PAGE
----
What gives with this blind-eye the regulators often turn on the underlying related testing matters of power, sensitivity and specificity, etc.? Sometimes I feel our (medtech) industry safety is built more on professional competence in design principles, industry habit and the law of large numbers that safety wins out instead of any added value from the 'statistically valid rationale' providing a substantiated precise number. We often don't even link back to our assessed reliability to see whether we were on the mark (though I expect the industry to evolve on this; perhaps with renewed focus once the ISO 14971 updates).
 

Bev D

Heretical Statistician
Staff member
Super Moderator
#16
David316: you're confusion is well founded. Risk is a terrible word as too few people really understand it.
Risk as it used in the quality industry is a vector: severity and occurrence are legs of that vector. (detection is mistakenly assigned as a third leg in the old fashioned incorrect approach of risk assessment. it's actually a mitigation to occurrence and is not independent of occurrence.)

Assigning AQL/RQL levels or Reliability/Confidence levels by SEVERITY is correct. the higher the severity the more sure you want to be that your mitigation(s) are working. AQL/RQL and "reliability" speak to the allowable defect rates. the higher the severity the lower you want the defect rate to be.

Sample Size is a function of the defect rate you are trying to catch - or determine. the lower the defect rate, the higher the sample size must be.

The weakness with using AQL/RQL and reliability/confidence is that they are intended for acceptance sampling and not validation. they are limited in their usefulness as they only give a max limit and they are very underpowered both practically and statistically. using a sample size formula that is intended to help you estimate the actual rate is much more useful.

Here is where your confusion is correct: pre-mitigation, the defect rate on your high severity failure mode is probably fairly high. since design is supposed to take mitigation action fro these known high severity failure modes you probably wouldn't need to test at all - just put the mitigation in place. Then you probably should test if the mitigation is acceptable. The failure rate should be low and the severity hasn't changed, so the sample size should be large. But now you are in design verify/validation so the variations introduced by manufacturing dont' come into play. Also, you could perform testing under worst case conditions. without being foolish, use the most water for the longest duration under the highest pressures that might be expected. This allows you to lower your sample size to just a handful of parts. you could at this point test the minimum design tolerances, nominal and maximum designed tolerances and this would reduce your sample size to 3 as worst case testing is deterministic not probabilistic. (minimum and maximum tolerance are in terms of the water ingress ability not the actual physical dimensions. so a max dimension that creates a really tight fit would be a 'minimum' probability of water ingress. while a smaller dimension that creates a somewhat looser fit would be a max water ingress condition.)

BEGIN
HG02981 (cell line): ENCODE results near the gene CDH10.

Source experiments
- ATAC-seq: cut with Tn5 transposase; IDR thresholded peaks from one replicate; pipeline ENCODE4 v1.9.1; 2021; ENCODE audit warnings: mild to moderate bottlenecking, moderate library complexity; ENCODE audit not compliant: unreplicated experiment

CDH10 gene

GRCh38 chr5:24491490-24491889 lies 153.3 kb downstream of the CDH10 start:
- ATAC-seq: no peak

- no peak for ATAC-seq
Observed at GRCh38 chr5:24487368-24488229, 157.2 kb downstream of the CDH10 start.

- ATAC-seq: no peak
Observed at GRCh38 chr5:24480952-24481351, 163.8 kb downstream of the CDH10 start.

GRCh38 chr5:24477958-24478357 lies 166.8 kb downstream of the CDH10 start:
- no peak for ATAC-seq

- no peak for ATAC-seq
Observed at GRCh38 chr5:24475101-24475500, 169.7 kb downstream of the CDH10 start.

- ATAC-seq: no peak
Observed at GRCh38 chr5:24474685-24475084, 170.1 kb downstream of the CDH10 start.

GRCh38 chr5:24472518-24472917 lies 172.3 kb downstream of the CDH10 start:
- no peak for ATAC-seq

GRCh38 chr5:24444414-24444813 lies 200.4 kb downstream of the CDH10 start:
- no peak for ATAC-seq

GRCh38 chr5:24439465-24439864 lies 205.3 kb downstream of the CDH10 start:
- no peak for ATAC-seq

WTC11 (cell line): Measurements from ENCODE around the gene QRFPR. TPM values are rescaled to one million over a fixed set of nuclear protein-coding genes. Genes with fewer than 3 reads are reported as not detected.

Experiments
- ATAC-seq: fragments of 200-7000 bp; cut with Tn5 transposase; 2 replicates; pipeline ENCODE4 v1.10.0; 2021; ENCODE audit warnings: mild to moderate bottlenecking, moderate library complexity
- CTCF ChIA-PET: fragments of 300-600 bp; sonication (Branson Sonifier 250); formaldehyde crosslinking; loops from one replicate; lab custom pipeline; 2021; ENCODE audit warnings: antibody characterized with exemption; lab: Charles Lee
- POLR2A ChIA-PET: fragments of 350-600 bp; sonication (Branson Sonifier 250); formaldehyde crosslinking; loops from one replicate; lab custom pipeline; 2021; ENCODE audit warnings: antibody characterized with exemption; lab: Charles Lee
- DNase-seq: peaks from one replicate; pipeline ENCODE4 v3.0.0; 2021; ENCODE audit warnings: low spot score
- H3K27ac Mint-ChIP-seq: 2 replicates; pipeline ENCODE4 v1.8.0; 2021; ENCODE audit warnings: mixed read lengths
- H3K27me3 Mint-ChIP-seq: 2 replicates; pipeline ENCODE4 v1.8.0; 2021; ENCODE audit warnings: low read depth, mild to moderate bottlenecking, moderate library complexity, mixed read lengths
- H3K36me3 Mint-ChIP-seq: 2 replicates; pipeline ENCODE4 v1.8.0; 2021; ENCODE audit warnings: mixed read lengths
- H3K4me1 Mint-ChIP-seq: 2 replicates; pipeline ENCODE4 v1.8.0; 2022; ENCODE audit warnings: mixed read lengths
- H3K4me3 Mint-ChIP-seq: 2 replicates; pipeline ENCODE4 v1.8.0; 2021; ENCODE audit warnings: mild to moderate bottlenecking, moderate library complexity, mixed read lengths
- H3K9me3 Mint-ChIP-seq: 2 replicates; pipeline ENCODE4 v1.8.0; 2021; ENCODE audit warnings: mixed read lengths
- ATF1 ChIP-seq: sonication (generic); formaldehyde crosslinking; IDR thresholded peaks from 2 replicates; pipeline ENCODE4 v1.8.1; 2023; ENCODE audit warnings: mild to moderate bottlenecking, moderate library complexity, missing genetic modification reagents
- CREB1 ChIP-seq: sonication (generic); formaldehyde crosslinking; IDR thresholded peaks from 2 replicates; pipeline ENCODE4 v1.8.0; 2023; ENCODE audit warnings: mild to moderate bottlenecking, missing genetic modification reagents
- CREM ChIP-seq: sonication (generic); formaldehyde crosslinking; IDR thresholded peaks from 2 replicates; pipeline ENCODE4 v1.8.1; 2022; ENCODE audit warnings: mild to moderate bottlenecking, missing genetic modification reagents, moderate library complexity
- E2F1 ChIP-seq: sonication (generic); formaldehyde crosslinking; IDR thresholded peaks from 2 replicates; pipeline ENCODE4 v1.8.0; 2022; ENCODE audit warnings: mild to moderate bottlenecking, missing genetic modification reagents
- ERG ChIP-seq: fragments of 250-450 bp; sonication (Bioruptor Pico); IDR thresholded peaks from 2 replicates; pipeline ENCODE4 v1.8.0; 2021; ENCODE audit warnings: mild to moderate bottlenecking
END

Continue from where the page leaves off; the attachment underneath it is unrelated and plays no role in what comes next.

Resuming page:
you see, sample size is not just a statistical question but a physics question. the two are not independent. If you don't take physics into account statistics is just gambling...
 

Bev D

Heretical Statistician
Staff member
Super Moderator
#17
Taking into account we often take 95% confidence to be an 'industry expectation'
ooh. you've just hit the proverbial nail on the proverbial head. the 95% confidence is a MYTH. it is actually based on a misunderstanding of what Sir Ronald Fisher said when asked what an acceptable; "alpha risk" should be. he responded that 5% was reasonable for multiple replicates and only moderately severe problems (he was in agriculture for Pete's sake)

The 5%/95% is only used because it's what we've always done. and to many people don't have the mental fortitude to think about these things critically. that's why auditors and even statisticians reflex to it. it's easy and they don't have to think. it's usually completely wrong when we don't have replication and we don't take in to account that most processes are non-homogenous.
 

Statistical Steven

Statistician
Staff member
Super Moderator
#18
Hi All, long time reader, first time poster. I am a mech. engineer, frequently involved in "bench testing"of medical devices.

I have trauled through the forums many times over the last few years on sample size selection and never really get much wiser. I've asked as many colleagues as I can in my 7 years in the medical industry, but have never been given any good reference for developing a 'valid statistical rationale' for design verification. I have seen many good references for process capability and batch acceptance but never for design verification. To date I have been either using a standard which dictates sample size (e.g. sterilization validation and BioC) or somewhat arbitrarily picking a number that I think will represent the nominal design. Some of my testing has been submitted in 510(k)s or in EU submissions for class II devices. My sample size rationale has never been questioned, but more and more I hear people talking about valid statistical rationale.